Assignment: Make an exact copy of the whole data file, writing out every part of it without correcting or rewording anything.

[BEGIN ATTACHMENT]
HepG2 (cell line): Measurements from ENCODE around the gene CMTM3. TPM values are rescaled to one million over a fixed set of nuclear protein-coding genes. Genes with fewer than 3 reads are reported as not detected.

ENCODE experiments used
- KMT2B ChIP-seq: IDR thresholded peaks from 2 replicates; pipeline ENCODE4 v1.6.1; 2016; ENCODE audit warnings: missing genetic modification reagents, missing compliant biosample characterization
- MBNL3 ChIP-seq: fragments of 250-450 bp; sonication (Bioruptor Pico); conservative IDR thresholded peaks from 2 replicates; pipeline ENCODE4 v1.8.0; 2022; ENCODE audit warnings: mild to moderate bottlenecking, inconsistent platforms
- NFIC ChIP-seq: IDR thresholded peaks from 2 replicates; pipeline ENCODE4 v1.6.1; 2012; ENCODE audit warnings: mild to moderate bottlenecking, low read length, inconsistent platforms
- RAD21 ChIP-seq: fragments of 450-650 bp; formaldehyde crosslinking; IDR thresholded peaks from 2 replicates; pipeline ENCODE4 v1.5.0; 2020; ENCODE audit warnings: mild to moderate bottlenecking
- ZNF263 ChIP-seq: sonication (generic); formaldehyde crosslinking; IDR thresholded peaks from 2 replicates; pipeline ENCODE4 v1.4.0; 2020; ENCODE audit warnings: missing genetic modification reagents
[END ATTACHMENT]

HepG2 (cell line): Measurements from ENCODE around the gene CMTM3. TPM values are rescaled to one million over a fixed set of nuclear protein-coding genes. Genes with fewer than 3 reads are reported as not detected.

ENCODE experiments used
- KMT2B ChIP-seq: IDR thresholded peaks from 2 replicates; pipeline ENCODE4 v1.6.1; 2016; ENCODE audit warnings: missing genetic modification reagents, missing compliant biosample characterization
- MBNL3 ChIP-seq: fragments of 250-450 bp; sonication (Bioruptor Pico); conservative IDR thresholded peaks from 2 replicates; pipeline ENCODE4 v1.8.0; 2022; ENCODE audit warnings: mild to moderate bottlenecking, inconsistent platforms
- NFIC ChIP-seq: IDR thresholded peaks from 2 replicates; pipeline ENCODE4 v1.6.1; 2012; ENCODE audit warnings: mild to moderate bottlenecking, low read length, inconsistent platforms
- RAD21 ChIP-seq: fragments of 450-650 bp; formaldehyde crosslinking; IDR thresholded peaks from 2 replicates; pipeline ENCODE4 v1.5.0; 2020; ENCODE audit warnings: mild to moderate bottlenecking
- ZNF263 ChIP-seq: sonication (generic); formaldehyde crosslinking; IDR thresholded peaks from 2 replicates; pipeline ENCODE4 v1.4.0; 2020; ENCODE audit warnings: missing genetic modification reagents